But as the disease progresses, more and more areas of the brain deteriorate.

This is when symptoms become similar to those in late stage Alzheimer’s, including difficulty eating or swallowing, needing assistance to walk and being vulnerable to infections.

FTD accounts for about one in 20 dementia cases, adding up to roughly 50,000 to 60,000 Americans. 

Aphasia affects about one million Americans, with 180,000 being diagnosed each year.  

According to the Alzheimer’s Association, FTD is inherited in about one-third of cases, though there are no other known risk factors for the rest of the cases. 

Dr Keith Vossel, a neurologist at the University of California, Los Angeles, previously told that FTD patients tend to need full-time care within three to five years of diagnosis.

According to the Cleveland Clinic, patients can expect to live for about seven years on average after diagnosis. However, Mr Marchase noted that alcohol use could shorten that expectation.

‘Excessive drinking can shorten lifespan by about seven years compared to someone who doesn’t drink at all. For people with dementia who don’t drink, life expectancy is about 4 to 8 years after diagnosis,’ he said. 

‘Drinking and dementia together can have compounding effects and shorten lifespan by a significant amount.’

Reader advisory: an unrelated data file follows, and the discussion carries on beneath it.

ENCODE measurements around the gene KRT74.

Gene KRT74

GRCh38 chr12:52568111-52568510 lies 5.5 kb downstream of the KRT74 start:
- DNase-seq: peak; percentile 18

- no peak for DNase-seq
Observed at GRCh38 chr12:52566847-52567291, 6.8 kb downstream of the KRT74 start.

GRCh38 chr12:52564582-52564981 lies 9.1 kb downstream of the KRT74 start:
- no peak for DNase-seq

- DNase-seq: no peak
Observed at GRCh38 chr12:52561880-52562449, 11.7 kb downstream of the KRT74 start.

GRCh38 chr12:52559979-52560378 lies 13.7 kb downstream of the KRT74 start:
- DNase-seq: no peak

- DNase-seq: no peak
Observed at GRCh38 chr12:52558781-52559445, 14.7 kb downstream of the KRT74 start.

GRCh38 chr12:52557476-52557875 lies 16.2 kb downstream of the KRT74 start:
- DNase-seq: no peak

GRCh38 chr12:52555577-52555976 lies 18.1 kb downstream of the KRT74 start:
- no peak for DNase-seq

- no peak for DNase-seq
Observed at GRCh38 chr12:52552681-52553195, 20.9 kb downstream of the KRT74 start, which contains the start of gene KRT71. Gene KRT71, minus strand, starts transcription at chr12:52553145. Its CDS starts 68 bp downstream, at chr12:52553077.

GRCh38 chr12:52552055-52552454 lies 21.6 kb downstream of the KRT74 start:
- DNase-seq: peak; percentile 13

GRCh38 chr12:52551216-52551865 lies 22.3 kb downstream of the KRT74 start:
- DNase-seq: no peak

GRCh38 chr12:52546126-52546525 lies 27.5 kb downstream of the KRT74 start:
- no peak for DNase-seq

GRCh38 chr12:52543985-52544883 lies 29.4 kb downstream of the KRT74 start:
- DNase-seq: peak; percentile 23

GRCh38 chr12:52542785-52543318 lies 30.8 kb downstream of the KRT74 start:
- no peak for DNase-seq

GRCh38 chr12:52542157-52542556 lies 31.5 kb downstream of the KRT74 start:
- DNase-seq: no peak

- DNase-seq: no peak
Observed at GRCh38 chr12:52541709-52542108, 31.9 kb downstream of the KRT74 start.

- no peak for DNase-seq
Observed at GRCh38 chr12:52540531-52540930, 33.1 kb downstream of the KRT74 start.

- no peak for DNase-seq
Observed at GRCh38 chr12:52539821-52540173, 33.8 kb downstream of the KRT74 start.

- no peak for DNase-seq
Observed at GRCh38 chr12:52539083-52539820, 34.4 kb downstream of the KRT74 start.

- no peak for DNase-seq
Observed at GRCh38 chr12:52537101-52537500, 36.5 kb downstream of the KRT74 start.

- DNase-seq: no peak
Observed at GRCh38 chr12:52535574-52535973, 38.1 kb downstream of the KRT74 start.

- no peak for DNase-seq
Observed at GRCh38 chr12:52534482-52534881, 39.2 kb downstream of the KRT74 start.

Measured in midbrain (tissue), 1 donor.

Frontotemporal dementia (FTD) affects the lobes of the brain behind the forehead, which deal with behaviour, problem-solving, planning and emotions.

The left temporal lobe is involved in the meaning of words and the names of objects.

The right recognises faces and familiar objects.

FTD occurs when nerve cells in these lobes die and the pathways that connect them change.

Symptoms are different from just the memory loss that is associated with Alzheimer’s disease.

These may include:

  • Personality changes, such as becoming tactless, uninterested in others and unsympathetic
  • Repeated and compulsive movements, such as continued use of certain phrases, hoarding and obsession over timekeeping 
  • Craving unhealthy food and forgetting table manners 
  • Speaking difficulties, including slow speech, grammatical errors and asking the meaning of familiar words like ‘bread’

FTD is rare, making up less than five per cent of all dementia cases.

However, it is one of the most common forms of the disease in people under 65.

Sufferers are usually aged between 45 and 65 at diagnosis.

The rate at which FTD progresses varies greatly, with life expectancies ranging from two years to more than 10 after diagnosis.

As it progresses and more of the brain becomes damaged, symptoms often become similar to those in the late stage of Alzheimer’s.

These may include memory loss and patients relying on others to care for them.

Around 10-to-20 per cent of FTD patients also have a motor disorder that affects their movement. 

This can lead to twitching, stiffness, slowed movement and loss of balance or co-ordination. 

In later stages, such patients may have difficulty swallowing. 

Around one-third of FTD patients have a family history of dementia.

And the condition is often caused by an inherited faulty gene from one of a patient’s parents.

Treatment focuses on helping a person live well by easing their symptoms. 

This may include counselling or a speech and language therapist.

Source: Alzheimer’s Society